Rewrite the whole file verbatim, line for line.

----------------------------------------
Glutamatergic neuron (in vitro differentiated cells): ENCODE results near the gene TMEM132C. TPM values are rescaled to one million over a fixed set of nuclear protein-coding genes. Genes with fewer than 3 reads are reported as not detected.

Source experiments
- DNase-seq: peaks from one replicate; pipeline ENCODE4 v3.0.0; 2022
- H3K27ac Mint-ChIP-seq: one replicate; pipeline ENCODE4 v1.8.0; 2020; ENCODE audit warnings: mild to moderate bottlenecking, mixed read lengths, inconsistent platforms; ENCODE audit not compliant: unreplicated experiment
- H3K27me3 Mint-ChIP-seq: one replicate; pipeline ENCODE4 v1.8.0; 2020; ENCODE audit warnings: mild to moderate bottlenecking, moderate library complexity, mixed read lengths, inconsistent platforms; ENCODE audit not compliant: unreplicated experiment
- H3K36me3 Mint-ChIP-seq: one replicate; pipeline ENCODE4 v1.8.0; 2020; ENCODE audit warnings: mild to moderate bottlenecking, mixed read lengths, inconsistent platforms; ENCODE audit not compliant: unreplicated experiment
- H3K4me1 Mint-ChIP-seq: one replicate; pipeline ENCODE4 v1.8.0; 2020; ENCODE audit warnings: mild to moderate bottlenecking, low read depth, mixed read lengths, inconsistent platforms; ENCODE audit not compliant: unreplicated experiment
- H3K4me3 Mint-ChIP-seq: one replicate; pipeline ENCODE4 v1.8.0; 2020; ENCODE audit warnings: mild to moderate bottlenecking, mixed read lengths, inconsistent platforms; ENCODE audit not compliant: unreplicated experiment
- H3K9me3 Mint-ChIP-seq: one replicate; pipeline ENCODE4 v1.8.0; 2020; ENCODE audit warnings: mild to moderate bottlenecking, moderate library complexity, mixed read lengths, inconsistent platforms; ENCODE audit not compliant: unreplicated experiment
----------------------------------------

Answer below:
Glutamatergic neuron (in vitro differentiated cells): ENCODE results near the gene TMEM132C. TPM values are rescaled to one million over a fixed set of nuclear protein-coding genes. Genes with fewer than 3 reads are reported as not detected.

Source experiments
- DNase-seq: peaks from one replicate; pipeline ENCODE4 v3.0.0; 2022
- H3K27ac Mint-ChIP-seq: one replicate; pipeline ENCODE4 v1.8.0; 2020; ENCODE audit warnings: mild to moderate bottlenecking, mixed read lengths, inconsistent platforms; ENCODE audit not compliant: unreplicated experiment
- H3K27me3 Mint-ChIP-seq: one replicate; pipeline ENCODE4 v1.8.0; 2020; ENCODE audit warnings: mild to moderate bottlenecking, moderate library complexity, mixed read lengths, inconsistent platforms; ENCODE audit not compliant: unreplicated experiment
- H3K36me3 Mint-ChIP-seq: one replicate; pipeline ENCODE4 v1.8.0; 2020; ENCODE audit warnings: mild to moderate bottlenecking, mixed read lengths, inconsistent platforms; ENCODE audit not compliant: unreplicated experiment
- H3K4me1 Mint-ChIP-seq: one replicate; pipeline ENCODE4 v1.8.0; 2020; ENCODE audit warnings: mild to moderate bottlenecking, low read depth, mixed read lengths, inconsistent platforms; ENCODE audit not compliant: unreplicated experiment
- H3K4me3 Mint-ChIP-seq: one replicate; pipeline ENCODE4 v1.8.0; 2020; ENCODE audit warnings: mild to moderate bottlenecking, mixed read lengths, inconsistent platforms; ENCODE audit not compliant: unreplicated experiment
- H3K9me3 Mint-ChIP-seq: one replicate; pipeline ENCODE4 v1.8.0; 2020; ENCODE audit warnings: mild to moderate bottlenecking, moderate library complexity, mixed read lengths, inconsistent platforms; ENCODE audit not compliant: unreplicated experiment